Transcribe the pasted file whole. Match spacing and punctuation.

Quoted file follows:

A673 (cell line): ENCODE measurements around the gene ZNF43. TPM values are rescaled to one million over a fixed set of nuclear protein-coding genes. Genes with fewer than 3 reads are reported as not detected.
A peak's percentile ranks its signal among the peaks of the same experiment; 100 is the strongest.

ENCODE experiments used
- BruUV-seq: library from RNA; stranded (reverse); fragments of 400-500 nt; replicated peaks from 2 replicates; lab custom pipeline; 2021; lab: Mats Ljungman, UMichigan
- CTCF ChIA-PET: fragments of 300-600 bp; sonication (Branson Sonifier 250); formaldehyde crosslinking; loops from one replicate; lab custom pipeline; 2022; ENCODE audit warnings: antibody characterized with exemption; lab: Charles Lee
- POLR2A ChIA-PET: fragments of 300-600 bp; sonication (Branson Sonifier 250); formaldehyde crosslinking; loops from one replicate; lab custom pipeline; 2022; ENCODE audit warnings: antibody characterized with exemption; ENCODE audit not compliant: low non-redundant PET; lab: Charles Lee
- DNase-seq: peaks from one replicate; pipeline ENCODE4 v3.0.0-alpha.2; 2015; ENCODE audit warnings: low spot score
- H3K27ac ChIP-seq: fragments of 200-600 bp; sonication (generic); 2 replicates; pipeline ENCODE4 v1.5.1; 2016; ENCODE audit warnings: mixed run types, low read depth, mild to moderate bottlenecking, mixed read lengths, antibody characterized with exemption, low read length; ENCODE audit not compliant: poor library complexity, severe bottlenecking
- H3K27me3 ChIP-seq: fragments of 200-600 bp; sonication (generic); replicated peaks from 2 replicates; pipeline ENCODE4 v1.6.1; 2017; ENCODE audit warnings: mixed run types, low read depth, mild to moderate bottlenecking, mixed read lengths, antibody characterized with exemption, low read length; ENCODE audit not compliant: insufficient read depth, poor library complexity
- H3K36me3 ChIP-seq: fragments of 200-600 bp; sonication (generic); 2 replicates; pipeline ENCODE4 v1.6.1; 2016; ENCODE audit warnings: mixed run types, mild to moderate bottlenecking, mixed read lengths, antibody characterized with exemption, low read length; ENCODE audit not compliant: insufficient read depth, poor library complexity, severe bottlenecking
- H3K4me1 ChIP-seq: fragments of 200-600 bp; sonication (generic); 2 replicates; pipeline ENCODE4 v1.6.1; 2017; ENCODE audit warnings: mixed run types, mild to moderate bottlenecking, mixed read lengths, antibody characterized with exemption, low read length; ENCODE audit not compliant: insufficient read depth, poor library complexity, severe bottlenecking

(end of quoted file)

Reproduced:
A673 (cell line): ENCODE measurements around the gene ZNF43. TPM values are rescaled to one million over a fixed set of nuclear protein-coding genes. Genes with fewer than 3 reads are reported as not detected.
A peak's percentile ranks its signal among the peaks of the same experiment; 100 is the strongest.

ENCODE experiments used
- BruUV-seq: library from RNA; stranded (reverse); fragments of 400-500 nt; replicated peaks from 2 replicates; lab custom pipeline; 2021; lab: Mats Ljungman, UMichigan
- CTCF ChIA-PET: fragments of 300-600 bp; sonication (Branson Sonifier 250); formaldehyde crosslinking; loops from one replicate; lab custom pipeline; 2022; ENCODE audit warnings: antibody characterized with exemption; lab: Charles Lee
- POLR2A ChIA-PET: fragments of 300-600 bp; sonication (Branson Sonifier 250); formaldehyde crosslinking; loops from one replicate; lab custom pipeline; 2022; ENCODE audit warnings: antibody characterized with exemption; ENCODE audit not compliant: low non-redundant PET; lab: Charles Lee
- DNase-seq: peaks from one replicate; pipeline ENCODE4 v3.0.0-alpha.2; 2015; ENCODE audit warnings: low spot score
- H3K27ac ChIP-seq: fragments of 200-600 bp; sonication (generic); 2 replicates; pipeline ENCODE4 v1.5.1; 2016; ENCODE audit warnings: mixed run types, low read depth, mild to moderate bottlenecking, mixed read lengths, antibody characterized with exemption, low read length; ENCODE audit not compliant: poor library complexity, severe bottlenecking
- H3K27me3 ChIP-seq: fragments of 200-600 bp; sonication (generic); replicated peaks from 2 replicates; pipeline ENCODE4 v1.6.1; 2017; ENCODE audit warnings: mixed run types, low read depth, mild to moderate bottlenecking, mixed read lengths, antibody characterized with exemption, low read length; ENCODE audit not compliant: insufficient read depth, poor library complexity
- H3K36me3 ChIP-seq: fragments of 200-600 bp; sonication (generic); 2 replicates; pipeline ENCODE4 v1.6.1; 2016; ENCODE audit warnings: mixed run types, mild to moderate bottlenecking, mixed read lengths, antibody characterized with exemption, low read length; ENCODE audit not compliant: insufficient read depth, poor library complexity, severe bottlenecking
- H3K4me1 ChIP-seq: fragments of 200-600 bp; sonication (generic); 2 replicates; pipeline ENCODE4 v1.6.1; 2017; ENCODE audit warnings: mixed run types, mild to moderate bottlenecking, mixed read lengths, antibody characterized with exemption, low read length; ENCODE audit not compliant: insufficient read depth, poor library complexity, severe bottlenecking